Being good at your job might not be enough to guarantee a successful career. Sounds pretty counterintuitive, right? The landscape of the workplace is changing. Gone are the days where putting your head down and working long hours will guarantee you a spot up the corporate ladder. Bringing in new clients and closing a number of big deals may mean that you're good at your job; however, doing your job well does not always translate to a leadership position. The good news? Whether you're looking to move into a management position, or you have your eye on the C-suite, there are steps that you can take to put yourself on a path towards success. Here are three steps that you can follow to start thinking, responding, and behaving like a corporate leader.
1) Leaders Understand Emotional Responsibility
You, and you alone, are responsible for your emotional and behavioral reactions. No one and nothing can make you feel a particular way. If our reactions were dictated by outside forces, we’d all react the same way when faced with a difficult boss or a stressful day at work- and we know that this isn’t the case. This means that telling your colleague, “You’re making me so frustrated,” isn’t exactly accurate. You can choose how you want to respond. The first step is to recognize that it’s your mindset (read more) about the situation that will dictate your reaction. By learning to shift your mindset, you will have the ability to respond more effectively. Check out our earlier blogs to learn more about the role of mindset in leadership development.
2) Leaders are able to Express Frustration AND Keep Their Cool
As discussed above, you have the power to control your reactions. That being said, you may not feel positively all of the time, and that’s okay! It isn’t realistic to think that you'd feel positively in a negative situation. However, being able to keep your cool in a time of crisis is a critical skill as a leader. Dr. Albert Ellis’ model of Rational Emotive Behavior Therapy (REBT) differentiates between unhelpful and helpful negative emotions. Not all negative emotions are created equal. The idea is that some negative emotions lead to unhelpful behaviors that can be pretty self-sabotaging, while other negative emotions are more helpful.
Think about the last time that you felt angry at work because team members didn’t pull their weight, and all you wanted to do was yell at them. Or, what about a time that you felt anxious about a meeting, and then you considered calling out sick. Neither of those behaviors would be particularly helpful in navigating those situations. However, if I told you to try and feel happy about a team member screwing up, or to feel excited about a stressful meeting with a client, you’d probably stop reading because that's not realistic. Now let's consider emotions such as frustration, concern, or worry. These emotions are different than anger and anxiety, because they help motivate us to solve problems, communicate assertively, and listen actively- these are much more effective behaviors than yelling or calling out sick. Also, these emotions are realistic in times of stress. Learning to move towards helpful negative emotions is a skill that you can master with practice. How? You guessed it, by changing your mindset about stressful and challenging situations.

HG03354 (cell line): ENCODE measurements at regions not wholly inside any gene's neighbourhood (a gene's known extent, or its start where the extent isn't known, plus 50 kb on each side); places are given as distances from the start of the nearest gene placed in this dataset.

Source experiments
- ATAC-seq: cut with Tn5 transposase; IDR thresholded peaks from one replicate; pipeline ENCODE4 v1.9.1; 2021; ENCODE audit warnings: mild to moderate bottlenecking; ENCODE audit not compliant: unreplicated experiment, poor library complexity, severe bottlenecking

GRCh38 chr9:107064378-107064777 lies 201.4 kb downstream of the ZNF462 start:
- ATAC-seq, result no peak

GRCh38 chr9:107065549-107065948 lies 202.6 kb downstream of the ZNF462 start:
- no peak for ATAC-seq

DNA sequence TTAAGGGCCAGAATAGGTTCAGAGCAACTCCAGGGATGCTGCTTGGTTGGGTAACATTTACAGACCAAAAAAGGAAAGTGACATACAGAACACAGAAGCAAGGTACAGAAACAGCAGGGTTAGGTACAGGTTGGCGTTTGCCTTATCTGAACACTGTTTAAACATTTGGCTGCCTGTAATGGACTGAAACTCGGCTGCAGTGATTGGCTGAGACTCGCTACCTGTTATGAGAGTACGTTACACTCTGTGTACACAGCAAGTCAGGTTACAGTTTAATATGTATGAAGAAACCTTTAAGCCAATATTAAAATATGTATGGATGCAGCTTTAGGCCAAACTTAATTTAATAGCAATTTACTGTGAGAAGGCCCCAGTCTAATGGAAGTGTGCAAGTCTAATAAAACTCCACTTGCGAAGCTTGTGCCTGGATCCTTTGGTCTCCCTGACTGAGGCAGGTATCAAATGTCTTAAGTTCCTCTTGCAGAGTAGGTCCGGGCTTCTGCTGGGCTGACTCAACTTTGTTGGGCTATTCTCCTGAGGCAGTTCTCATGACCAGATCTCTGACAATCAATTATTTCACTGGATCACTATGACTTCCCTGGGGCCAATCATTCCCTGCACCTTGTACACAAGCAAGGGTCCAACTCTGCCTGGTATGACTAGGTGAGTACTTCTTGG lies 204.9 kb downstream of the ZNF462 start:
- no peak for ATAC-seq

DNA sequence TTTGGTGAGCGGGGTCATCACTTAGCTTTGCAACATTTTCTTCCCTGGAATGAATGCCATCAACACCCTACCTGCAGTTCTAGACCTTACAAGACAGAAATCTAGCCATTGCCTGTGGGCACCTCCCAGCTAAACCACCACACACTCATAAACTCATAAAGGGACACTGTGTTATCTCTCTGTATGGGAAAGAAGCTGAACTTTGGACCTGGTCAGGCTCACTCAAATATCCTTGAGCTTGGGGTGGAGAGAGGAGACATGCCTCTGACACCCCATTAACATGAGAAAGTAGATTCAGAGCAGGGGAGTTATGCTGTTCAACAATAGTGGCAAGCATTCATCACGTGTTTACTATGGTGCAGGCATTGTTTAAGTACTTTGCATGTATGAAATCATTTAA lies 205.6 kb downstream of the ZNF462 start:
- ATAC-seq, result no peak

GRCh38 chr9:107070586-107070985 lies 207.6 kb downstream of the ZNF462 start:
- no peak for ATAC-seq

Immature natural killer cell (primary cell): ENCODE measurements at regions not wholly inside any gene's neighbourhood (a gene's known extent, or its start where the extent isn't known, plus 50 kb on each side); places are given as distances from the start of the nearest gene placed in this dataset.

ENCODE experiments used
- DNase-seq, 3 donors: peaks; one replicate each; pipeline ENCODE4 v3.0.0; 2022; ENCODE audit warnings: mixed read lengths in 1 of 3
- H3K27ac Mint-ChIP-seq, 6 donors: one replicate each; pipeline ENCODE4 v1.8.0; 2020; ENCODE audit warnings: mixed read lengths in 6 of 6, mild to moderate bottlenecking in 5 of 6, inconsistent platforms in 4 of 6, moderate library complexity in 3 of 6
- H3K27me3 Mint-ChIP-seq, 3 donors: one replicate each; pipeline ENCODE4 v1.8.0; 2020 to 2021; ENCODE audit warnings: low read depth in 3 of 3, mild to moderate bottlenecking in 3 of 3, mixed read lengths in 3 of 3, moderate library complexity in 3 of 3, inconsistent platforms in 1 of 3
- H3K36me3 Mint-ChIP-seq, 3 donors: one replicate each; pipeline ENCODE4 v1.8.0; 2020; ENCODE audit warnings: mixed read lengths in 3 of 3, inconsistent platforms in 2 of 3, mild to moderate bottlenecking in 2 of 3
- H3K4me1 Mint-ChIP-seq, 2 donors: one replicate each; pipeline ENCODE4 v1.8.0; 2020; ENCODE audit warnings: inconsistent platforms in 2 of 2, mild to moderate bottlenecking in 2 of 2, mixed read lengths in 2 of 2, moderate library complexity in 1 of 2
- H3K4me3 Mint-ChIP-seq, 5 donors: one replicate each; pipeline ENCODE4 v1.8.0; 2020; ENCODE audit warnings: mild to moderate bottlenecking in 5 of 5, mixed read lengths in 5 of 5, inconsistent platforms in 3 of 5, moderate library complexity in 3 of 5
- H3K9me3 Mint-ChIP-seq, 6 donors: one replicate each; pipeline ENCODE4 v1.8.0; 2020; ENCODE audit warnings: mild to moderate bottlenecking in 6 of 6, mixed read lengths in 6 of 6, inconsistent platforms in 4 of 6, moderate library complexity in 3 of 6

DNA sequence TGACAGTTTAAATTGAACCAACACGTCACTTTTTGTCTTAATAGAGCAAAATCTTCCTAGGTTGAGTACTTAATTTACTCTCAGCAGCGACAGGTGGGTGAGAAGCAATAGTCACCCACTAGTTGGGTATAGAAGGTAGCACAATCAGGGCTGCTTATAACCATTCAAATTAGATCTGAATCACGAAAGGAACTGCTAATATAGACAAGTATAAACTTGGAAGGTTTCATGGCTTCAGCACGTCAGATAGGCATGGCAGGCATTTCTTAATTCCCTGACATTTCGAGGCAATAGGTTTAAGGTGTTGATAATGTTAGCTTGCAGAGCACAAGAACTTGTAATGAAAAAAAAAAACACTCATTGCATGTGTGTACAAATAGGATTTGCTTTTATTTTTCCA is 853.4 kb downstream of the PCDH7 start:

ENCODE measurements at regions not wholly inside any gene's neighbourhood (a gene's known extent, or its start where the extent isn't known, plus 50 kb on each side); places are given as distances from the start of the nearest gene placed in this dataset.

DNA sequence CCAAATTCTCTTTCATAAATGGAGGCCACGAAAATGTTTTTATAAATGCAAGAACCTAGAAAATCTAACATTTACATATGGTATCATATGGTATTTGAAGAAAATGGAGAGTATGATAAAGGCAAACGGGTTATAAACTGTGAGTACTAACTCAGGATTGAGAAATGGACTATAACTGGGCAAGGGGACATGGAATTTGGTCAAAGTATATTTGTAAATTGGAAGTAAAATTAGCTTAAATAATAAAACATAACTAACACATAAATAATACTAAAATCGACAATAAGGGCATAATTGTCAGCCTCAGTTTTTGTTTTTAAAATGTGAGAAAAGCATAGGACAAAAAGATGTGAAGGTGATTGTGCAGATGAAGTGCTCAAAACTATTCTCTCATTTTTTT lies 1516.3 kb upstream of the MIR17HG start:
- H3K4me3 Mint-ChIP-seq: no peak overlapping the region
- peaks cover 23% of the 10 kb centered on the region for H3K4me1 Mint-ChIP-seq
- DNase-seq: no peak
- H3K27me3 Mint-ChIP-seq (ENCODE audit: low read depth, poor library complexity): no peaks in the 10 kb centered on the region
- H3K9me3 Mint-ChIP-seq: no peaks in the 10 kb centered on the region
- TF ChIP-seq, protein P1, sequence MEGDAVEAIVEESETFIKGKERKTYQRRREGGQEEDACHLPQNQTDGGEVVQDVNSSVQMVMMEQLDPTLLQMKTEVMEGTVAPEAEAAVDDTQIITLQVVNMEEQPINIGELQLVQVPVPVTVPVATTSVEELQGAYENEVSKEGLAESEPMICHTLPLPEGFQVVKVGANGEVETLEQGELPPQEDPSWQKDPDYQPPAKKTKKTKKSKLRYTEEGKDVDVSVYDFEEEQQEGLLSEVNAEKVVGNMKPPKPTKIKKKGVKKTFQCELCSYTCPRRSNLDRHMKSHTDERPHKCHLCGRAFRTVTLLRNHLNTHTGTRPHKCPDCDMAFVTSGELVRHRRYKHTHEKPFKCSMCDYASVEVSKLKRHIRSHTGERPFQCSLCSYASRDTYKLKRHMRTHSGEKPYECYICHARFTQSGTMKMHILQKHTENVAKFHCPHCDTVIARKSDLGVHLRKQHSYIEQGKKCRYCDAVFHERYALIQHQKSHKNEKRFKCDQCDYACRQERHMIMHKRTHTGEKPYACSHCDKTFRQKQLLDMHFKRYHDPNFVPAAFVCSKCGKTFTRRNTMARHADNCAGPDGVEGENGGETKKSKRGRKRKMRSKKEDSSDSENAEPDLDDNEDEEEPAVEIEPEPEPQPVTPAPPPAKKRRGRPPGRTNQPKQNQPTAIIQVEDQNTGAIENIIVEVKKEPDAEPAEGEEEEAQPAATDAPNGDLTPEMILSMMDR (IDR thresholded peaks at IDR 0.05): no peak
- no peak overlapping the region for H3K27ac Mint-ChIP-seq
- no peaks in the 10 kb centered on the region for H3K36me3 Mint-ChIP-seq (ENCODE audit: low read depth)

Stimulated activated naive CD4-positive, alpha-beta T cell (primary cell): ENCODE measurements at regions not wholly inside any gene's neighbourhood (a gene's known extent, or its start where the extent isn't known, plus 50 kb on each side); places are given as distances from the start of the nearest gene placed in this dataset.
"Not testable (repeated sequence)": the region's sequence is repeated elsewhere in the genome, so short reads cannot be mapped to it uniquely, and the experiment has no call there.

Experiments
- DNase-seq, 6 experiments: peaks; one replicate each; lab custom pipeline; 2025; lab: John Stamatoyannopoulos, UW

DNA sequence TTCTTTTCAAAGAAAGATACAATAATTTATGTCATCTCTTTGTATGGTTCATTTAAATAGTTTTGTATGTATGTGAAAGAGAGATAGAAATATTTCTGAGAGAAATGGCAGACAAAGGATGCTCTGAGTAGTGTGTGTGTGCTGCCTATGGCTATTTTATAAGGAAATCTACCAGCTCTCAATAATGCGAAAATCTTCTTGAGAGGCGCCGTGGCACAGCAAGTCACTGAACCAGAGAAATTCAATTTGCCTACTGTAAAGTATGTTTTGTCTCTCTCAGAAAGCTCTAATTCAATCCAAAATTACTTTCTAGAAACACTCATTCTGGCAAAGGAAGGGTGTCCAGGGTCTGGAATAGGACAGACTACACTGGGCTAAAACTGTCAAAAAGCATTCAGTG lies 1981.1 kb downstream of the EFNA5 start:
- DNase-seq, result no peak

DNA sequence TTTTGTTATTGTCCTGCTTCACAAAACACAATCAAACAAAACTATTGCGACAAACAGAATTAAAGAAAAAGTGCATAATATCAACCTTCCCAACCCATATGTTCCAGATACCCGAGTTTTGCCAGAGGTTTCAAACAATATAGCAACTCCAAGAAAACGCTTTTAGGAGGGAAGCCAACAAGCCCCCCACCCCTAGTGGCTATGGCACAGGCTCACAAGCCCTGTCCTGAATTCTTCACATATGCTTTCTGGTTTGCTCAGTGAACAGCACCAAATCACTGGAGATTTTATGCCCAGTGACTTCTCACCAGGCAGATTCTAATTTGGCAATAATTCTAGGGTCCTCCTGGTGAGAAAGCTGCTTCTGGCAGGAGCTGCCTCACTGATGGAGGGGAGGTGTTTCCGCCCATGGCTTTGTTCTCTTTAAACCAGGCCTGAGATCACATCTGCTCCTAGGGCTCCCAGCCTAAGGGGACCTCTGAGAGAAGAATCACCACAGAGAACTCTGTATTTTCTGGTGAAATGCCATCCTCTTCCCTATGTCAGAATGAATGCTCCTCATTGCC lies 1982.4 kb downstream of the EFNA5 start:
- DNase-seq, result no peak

3) Leaders Lead
The previous two steps are integral for achieving step number three. Skillful leadership doesn’t just come from organizing, uniting, and directing, but also communicating in a meaningful and effective way. It’s incredibly challenging to communicate effectively when one’s emotions are on a roller coaster. That’s where emotional responsibility and distinguishing between unhelpful and helpful negative emotions come into play. By taking control of your emotions, you’re better able to: (1) formulate a clear message, (2) deliver that message effectively, and (3) respond to any questions or concerns. Some leaders may come off as aggressive in their communication, and they definitely get their point across, but people are afraid to respond or ask questions. A leader who is in control of their reaction, and can keep their cool, is better able to create a dialogue through assertive (instead of aggressive) communication. Conversations may take more time, but this dialogue allows for collaboration and teamwork.
Next time you’re thinking about your career trajectory, make sure to not only evaluate the job specific skills that are important in advancing professionally, but also the “soft skills” that are needed to succeed. Even though these skills are called “soft skills,” they form the framework of a strong leader. Stay tuned next week as we take a closer look at these skills.
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